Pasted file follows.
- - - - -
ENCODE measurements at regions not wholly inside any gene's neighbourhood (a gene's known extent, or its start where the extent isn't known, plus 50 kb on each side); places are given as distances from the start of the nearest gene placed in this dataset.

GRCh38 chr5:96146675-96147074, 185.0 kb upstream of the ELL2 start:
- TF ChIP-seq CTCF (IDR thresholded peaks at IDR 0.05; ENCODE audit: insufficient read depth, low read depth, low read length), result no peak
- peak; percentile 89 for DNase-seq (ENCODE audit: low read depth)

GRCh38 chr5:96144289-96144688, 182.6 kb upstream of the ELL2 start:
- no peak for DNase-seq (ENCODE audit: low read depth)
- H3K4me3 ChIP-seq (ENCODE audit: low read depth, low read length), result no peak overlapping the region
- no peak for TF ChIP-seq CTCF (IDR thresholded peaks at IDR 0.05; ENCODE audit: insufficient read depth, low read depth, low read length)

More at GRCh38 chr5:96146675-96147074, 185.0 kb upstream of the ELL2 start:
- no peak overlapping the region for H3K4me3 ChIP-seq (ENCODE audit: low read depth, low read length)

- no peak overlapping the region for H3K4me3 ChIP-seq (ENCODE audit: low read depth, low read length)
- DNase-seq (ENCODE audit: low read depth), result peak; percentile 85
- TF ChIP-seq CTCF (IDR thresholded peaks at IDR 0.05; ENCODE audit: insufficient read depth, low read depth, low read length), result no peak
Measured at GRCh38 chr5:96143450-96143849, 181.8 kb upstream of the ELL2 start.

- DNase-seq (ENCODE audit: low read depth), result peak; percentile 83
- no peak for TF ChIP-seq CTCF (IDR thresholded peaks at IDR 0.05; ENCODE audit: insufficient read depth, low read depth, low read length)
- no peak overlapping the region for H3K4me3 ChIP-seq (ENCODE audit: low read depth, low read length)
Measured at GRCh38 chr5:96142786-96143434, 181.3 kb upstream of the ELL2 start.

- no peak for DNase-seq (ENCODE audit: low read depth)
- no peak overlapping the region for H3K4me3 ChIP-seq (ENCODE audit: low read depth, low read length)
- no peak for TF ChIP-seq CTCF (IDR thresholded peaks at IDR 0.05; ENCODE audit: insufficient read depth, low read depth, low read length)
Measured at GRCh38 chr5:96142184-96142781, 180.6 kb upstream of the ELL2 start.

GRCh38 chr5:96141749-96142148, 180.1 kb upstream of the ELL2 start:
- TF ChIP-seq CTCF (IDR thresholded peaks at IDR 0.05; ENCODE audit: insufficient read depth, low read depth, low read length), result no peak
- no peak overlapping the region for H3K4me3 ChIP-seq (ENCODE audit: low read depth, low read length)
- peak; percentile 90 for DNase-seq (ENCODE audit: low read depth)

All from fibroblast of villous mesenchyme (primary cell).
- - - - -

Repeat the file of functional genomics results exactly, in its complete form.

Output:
ENCODE measurements at regions not wholly inside any gene's neighbourhood (a gene's known extent, or its start where the extent isn't known, plus 50 kb on each side); places are given as distances from the start of the nearest gene placed in this dataset.

GRCh38 chr5:96146675-96147074, 185.0 kb upstream of the ELL2 start:
- TF ChIP-seq CTCF (IDR thresholded peaks at IDR 0.05; ENCODE audit: insufficient read depth, low read depth, low read length), result no peak
- peak; percentile 89 for DNase-seq (ENCODE audit: low read depth)

GRCh38 chr5:96144289-96144688, 182.6 kb upstream of the ELL2 start:
- no peak for DNase-seq (ENCODE audit: low read depth)
- H3K4me3 ChIP-seq (ENCODE audit: low read depth, low read length), result no peak overlapping the region
- no peak for TF ChIP-seq CTCF (IDR thresholded peaks at IDR 0.05; ENCODE audit: insufficient read depth, low read depth, low read length)

More at GRCh38 chr5:96146675-96147074, 185.0 kb upstream of the ELL2 start:
- no peak overlapping the region for H3K4me3 ChIP-seq (ENCODE audit: low read depth, low read length)

- no peak overlapping the region for H3K4me3 ChIP-seq (ENCODE audit: low read depth, low read length)
- DNase-seq (ENCODE audit: low read depth), result peak; percentile 85
- TF ChIP-seq CTCF (IDR thresholded peaks at IDR 0.05; ENCODE audit: insufficient read depth, low read depth, low read length), result no peak
Measured at GRCh38 chr5:96143450-96143849, 181.8 kb upstream of the ELL2 start.

- DNase-seq (ENCODE audit: low read depth), result peak; percentile 83
- no peak for TF ChIP-seq CTCF (IDR thresholded peaks at IDR 0.05; ENCODE audit: insufficient read depth, low read depth, low read length)
- no peak overlapping the region for H3K4me3 ChIP-seq (ENCODE audit: low read depth, low read length)
Measured at GRCh38 chr5:96142786-96143434, 181.3 kb upstream of the ELL2 start.

- no peak for DNase-seq (ENCODE audit: low read depth)
- no peak overlapping the region for H3K4me3 ChIP-seq (ENCODE audit: low read depth, low read length)
- no peak for TF ChIP-seq CTCF (IDR thresholded peaks at IDR 0.05; ENCODE audit: insufficient read depth, low read depth, low read length)
Measured at GRCh38 chr5:96142184-96142781, 180.6 kb upstream of the ELL2 start.

GRCh38 chr5:96141749-96142148, 180.1 kb upstream of the ELL2 start:
- TF ChIP-seq CTCF (IDR thresholded peaks at IDR 0.05; ENCODE audit: insufficient read depth, low read depth, low read length), result no peak
- no peak overlapping the region for H3K4me3 ChIP-seq (ENCODE audit: low read depth, low read length)
- peak; percentile 90 for DNase-seq (ENCODE audit: low read depth)

All from fibroblast of villous mesenchyme (primary cell).